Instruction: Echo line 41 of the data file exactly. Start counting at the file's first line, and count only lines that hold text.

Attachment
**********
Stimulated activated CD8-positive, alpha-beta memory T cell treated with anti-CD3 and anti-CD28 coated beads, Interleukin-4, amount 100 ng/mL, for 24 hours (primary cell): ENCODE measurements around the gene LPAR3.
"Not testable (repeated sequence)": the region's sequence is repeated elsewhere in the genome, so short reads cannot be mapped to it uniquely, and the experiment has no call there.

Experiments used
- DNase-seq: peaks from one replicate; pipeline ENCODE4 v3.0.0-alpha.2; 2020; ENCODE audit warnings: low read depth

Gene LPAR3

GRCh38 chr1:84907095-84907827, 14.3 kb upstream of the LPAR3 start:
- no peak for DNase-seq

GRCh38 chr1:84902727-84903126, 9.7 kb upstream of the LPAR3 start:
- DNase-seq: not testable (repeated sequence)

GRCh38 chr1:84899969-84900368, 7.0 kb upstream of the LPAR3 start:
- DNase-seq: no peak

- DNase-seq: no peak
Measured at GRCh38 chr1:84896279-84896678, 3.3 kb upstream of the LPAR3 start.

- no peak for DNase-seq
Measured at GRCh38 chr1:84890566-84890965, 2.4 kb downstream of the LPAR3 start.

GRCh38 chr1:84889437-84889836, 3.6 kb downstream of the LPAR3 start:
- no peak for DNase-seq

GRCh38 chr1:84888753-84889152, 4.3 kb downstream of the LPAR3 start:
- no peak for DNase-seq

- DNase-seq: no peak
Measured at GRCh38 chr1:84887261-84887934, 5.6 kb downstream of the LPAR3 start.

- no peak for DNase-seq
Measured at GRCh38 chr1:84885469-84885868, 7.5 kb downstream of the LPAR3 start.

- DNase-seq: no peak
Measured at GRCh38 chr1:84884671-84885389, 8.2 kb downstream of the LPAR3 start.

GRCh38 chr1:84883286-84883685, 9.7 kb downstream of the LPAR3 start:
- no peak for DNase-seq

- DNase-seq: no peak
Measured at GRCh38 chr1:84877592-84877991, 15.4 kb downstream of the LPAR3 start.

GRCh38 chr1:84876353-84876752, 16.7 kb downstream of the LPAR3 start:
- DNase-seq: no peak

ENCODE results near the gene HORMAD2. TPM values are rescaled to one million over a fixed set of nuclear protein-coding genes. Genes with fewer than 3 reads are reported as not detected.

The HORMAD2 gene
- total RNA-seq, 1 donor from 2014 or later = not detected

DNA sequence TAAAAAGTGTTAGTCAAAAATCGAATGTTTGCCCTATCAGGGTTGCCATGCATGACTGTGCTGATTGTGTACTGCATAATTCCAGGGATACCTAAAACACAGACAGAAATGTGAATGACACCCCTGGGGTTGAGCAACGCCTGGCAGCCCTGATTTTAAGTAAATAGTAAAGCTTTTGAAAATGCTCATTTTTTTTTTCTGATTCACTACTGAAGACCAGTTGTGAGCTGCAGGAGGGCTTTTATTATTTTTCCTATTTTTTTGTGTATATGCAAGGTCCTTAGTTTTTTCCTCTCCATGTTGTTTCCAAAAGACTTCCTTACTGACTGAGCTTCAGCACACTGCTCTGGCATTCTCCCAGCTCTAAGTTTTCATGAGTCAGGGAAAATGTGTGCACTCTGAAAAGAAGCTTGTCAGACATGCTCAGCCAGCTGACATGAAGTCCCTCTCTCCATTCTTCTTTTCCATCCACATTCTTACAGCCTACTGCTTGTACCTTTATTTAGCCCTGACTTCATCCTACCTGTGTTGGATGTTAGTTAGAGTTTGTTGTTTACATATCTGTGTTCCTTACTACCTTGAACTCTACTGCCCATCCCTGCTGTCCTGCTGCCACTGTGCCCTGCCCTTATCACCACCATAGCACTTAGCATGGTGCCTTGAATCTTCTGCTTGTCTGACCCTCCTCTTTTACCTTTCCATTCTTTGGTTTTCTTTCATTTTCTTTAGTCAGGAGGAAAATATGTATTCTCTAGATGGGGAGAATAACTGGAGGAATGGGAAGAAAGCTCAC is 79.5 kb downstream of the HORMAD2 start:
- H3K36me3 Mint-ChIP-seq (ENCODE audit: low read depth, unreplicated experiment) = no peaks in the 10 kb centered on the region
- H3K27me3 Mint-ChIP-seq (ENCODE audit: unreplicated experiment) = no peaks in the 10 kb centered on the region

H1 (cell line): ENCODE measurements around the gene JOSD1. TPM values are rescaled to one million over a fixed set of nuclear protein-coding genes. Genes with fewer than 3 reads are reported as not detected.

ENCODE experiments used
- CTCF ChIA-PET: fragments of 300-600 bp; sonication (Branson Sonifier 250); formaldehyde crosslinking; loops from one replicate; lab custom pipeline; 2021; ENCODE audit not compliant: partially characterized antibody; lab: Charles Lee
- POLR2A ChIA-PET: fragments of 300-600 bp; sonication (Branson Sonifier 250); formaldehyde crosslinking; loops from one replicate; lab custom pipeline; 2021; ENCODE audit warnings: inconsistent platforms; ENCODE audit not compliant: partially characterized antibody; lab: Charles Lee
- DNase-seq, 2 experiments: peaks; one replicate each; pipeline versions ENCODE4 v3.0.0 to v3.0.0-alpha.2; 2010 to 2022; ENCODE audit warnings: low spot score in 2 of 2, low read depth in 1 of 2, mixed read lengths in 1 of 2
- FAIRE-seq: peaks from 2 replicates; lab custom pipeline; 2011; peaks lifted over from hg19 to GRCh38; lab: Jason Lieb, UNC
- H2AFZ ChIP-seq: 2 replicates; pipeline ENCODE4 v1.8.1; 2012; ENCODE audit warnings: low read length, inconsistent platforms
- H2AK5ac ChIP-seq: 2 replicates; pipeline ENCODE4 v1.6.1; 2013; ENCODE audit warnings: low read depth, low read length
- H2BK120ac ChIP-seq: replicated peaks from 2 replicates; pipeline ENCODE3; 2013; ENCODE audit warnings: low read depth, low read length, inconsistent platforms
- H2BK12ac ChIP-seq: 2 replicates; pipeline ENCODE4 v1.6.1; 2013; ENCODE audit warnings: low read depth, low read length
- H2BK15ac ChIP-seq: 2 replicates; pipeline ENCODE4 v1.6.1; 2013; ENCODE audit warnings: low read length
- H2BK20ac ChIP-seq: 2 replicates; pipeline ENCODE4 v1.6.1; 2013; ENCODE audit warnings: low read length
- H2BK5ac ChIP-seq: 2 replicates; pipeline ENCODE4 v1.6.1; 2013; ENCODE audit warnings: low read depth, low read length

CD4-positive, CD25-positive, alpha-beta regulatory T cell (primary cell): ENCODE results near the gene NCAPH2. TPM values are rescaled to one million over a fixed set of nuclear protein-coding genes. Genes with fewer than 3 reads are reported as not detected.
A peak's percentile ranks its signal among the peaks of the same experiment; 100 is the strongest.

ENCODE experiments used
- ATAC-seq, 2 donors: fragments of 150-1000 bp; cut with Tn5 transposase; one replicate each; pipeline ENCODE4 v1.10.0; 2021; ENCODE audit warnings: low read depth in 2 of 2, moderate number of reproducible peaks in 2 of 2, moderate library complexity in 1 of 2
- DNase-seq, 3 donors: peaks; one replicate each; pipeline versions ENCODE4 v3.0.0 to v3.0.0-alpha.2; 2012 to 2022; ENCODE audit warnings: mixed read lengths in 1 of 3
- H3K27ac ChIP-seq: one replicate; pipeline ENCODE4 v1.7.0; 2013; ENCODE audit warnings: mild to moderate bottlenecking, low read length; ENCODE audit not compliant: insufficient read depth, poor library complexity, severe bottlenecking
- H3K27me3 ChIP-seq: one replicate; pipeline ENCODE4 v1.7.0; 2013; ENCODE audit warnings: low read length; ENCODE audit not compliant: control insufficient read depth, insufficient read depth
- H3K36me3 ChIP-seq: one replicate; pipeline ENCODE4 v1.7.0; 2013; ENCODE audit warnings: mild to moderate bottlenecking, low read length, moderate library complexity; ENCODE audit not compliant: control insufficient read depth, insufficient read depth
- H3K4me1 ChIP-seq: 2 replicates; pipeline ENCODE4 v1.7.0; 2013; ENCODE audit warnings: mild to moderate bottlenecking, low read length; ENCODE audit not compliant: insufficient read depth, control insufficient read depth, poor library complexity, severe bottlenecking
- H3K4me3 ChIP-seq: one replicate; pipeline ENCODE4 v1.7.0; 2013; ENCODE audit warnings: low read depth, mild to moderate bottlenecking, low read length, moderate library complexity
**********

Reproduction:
- POLR2A ChIA-PET: fragments of 300-600 bp; sonication (Branson Sonifier 250); formaldehyde crosslinking; loops from one replicate; lab custom pipeline; 2021; ENCODE audit warnings: inconsistent platforms; ENCODE audit not compliant: partially characterized antibody; lab: Charles Lee